September 2015
Volume 15, Issue 12
Free
Vision Sciences Society Annual Meeting Abstract  |   September 2015
Continuous Psychophysics: measuring visual sensitivity by dynamic target tracking
Author Affiliations
  • Lawrence Cormack
    Department of Psychology, The University of Texas at Austin Institute for Neuroscience, The University of Texas at Austin
  • Kathryn Bonnen
    Institute for Neuroscience, The University of Texas at Austin Center for Perceptual Systems, The University of Texas at Austin
  • Johannes Burge
    Department of Psychology, The University of Pennsylvania
  • Jacob Yates
    Institute for Neuroscience, The University of Texas at Austin Center for Perceptual Systems, The University of Texas at Austin
  • Pillow Jonathan
    Department of Psychology and Princeton Neuroscience Institute, Princeton University
  • Alexander Huk
    Department of Psychology, The University of Texas at Austin Institute for Neuroscience, The University of Texas at Austin
Journal of Vision September 2015, Vol.15, 183. doi:10.1167/15.12.183
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      Lawrence Cormack, Kathryn Bonnen, Johannes Burge, Jacob Yates, Pillow Jonathan, Alexander Huk; Continuous Psychophysics: measuring visual sensitivity by dynamic target tracking. Journal of Vision 2015;15(12):183. doi: 10.1167/15.12.183.

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      © ARVO (1962-2015); The Authors (2016-present)

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Abstract

We introduce a novel framework for estimating visual sensitivity using a continuous target-tracking task in concert with a dynamic internal model of human visual performance. In our main experiment, observers used a mouse cursor to track the center of a 2D Gaussian luminance target as it moved in a Brownian walk in a field of dynamic Gaussian luminance noise. To estimate visual sensitivity, we fit a Kalman filter to the tracking data assuming that humans behave roughly as Bayesian ideal observers. Such observers optimally combine prior information with noisy observations to produce an estimate of target location at each point in time. We found that estimates of human sensory noise obtained from the Kalman filter model were highly correlated with traditional psychophysical measures of human sensitivity (R2 > 0.97). Because data can be collected at the display frame rate, the amount of time required to measure sensitivity is greatly reduced relative to traditional psychophysics. While our modeling framework provides principled estimates of sensitivity that are directly comparable with those from traditional psychophysics, easily-computed summary statistics based on cross-correlograms of the tracking data also accurately predict relative sensitivity, and are thus good empirical substitutes for the more computationally-intensive Kalman filter fitting. As a second example, we show contrast sensitivity functions quickly determined using target tracking. Finally, we show that psychophysical reverse-correlation can also be quickly done via tracking. We conclude that dynamic target tracking is a viable and faster alternative to traditional psychophysical methods in many situations.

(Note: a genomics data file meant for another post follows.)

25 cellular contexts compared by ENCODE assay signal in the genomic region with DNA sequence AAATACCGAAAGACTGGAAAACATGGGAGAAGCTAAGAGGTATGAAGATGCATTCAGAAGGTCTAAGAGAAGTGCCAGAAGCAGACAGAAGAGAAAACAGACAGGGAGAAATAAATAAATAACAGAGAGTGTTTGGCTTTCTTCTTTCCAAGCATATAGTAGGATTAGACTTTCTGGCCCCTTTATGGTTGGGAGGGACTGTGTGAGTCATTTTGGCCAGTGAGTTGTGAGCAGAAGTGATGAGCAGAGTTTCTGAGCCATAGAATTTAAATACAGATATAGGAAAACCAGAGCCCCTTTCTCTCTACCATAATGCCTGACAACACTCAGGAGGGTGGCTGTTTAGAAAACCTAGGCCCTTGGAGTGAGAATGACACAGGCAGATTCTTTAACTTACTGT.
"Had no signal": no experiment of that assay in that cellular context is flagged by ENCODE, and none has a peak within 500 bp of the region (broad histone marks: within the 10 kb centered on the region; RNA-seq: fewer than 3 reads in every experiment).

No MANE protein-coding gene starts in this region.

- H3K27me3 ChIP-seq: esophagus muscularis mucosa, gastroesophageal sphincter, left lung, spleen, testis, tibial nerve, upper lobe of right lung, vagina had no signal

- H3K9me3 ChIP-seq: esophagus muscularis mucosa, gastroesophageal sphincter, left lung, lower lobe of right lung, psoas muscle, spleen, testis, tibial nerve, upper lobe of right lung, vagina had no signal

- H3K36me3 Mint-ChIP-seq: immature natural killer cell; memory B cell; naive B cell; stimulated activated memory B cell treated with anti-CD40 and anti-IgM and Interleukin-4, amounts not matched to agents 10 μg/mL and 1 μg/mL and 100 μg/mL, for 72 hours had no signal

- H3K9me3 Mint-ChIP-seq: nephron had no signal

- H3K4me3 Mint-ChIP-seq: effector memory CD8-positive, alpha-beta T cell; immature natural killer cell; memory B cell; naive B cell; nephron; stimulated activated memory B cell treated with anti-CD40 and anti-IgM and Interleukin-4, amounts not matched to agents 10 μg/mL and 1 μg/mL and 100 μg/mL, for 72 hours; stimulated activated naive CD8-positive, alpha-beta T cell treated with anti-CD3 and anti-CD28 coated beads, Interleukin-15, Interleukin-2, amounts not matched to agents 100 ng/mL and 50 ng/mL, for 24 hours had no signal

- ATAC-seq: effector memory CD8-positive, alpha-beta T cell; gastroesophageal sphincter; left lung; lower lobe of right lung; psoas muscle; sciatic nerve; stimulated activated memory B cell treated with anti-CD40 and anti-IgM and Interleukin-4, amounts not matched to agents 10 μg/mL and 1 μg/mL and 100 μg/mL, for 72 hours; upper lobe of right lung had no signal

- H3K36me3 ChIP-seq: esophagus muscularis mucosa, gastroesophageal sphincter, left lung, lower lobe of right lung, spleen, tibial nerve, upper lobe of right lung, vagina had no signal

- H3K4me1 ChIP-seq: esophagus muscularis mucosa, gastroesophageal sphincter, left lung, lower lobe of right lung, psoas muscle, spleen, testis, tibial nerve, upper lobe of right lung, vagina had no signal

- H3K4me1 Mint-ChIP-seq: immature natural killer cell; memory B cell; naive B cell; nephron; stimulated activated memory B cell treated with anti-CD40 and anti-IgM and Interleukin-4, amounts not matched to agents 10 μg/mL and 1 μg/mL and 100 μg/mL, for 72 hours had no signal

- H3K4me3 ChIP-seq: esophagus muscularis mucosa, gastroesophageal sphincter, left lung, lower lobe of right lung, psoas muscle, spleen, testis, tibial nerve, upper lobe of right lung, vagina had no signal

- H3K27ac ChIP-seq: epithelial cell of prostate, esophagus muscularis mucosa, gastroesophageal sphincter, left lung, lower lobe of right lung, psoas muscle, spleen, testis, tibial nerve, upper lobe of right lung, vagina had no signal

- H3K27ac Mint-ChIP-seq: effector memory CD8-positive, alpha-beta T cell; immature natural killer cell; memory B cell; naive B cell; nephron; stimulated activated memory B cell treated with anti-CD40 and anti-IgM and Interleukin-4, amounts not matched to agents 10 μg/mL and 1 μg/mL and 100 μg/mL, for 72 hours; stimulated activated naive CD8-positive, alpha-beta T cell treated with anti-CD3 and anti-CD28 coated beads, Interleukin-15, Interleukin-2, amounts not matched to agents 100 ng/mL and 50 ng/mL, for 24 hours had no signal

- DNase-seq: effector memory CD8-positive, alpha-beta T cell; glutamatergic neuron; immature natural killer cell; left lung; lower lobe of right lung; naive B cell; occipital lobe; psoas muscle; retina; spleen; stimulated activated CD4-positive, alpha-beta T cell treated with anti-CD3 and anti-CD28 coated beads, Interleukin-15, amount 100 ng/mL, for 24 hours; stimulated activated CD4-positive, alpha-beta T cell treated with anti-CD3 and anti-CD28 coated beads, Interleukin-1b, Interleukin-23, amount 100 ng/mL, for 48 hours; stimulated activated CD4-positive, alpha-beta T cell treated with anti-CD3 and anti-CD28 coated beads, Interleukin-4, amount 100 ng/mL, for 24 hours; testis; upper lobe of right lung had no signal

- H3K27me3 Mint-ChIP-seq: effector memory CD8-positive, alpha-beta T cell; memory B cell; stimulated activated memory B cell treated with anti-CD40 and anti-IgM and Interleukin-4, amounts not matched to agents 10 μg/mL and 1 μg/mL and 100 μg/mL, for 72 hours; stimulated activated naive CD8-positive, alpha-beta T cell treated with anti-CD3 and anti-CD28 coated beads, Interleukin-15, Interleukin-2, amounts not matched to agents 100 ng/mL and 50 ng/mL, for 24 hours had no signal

Meeting abstract presented at VSS 2015

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